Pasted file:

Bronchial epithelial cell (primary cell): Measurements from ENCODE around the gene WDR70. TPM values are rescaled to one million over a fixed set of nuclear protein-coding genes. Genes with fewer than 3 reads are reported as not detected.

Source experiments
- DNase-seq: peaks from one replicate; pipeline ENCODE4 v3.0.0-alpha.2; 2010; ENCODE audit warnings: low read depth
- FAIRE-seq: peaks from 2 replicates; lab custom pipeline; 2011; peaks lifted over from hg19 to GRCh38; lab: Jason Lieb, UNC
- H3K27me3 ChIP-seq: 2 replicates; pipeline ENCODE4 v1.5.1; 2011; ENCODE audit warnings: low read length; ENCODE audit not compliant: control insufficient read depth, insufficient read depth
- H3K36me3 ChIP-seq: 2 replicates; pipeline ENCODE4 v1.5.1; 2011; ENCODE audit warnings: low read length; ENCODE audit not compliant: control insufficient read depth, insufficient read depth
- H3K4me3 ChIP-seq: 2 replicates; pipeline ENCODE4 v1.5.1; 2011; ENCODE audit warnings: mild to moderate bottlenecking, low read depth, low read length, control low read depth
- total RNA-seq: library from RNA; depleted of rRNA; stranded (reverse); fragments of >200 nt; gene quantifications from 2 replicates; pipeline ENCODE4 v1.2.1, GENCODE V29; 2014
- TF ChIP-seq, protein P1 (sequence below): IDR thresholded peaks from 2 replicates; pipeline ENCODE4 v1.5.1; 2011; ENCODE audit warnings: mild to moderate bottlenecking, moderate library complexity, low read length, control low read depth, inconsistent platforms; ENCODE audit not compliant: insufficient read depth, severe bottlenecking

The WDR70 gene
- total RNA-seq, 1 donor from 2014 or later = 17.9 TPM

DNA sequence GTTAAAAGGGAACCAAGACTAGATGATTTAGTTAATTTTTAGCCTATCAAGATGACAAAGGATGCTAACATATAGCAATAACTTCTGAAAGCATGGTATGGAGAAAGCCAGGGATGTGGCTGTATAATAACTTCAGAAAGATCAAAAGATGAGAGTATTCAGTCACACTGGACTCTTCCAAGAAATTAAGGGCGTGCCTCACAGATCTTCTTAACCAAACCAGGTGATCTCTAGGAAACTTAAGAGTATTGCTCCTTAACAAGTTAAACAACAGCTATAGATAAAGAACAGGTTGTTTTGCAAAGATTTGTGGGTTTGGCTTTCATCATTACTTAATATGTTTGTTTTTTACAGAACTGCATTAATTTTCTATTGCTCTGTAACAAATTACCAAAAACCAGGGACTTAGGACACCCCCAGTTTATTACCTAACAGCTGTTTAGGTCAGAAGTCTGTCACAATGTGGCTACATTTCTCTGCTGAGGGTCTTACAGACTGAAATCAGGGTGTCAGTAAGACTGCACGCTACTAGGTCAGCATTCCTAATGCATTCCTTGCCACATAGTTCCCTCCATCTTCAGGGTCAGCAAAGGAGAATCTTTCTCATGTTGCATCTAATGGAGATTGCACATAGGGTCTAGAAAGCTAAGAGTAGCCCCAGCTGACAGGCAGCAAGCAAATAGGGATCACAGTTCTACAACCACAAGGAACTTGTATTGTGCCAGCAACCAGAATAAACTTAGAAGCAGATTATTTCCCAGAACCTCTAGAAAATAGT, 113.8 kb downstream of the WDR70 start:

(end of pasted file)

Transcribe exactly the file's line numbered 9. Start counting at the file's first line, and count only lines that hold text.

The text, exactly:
- TF ChIP-seq, protein P1 (sequence below): IDR thresholded peaks from 2 replicates; pipeline ENCODE4 v1.5.1; 2011; ENCODE audit warnings: mild to moderate bottlenecking, moderate library complexity, low read length, control low read depth, inconsistent platforms; ENCODE audit not compliant: insufficient read depth, severe bottlenecking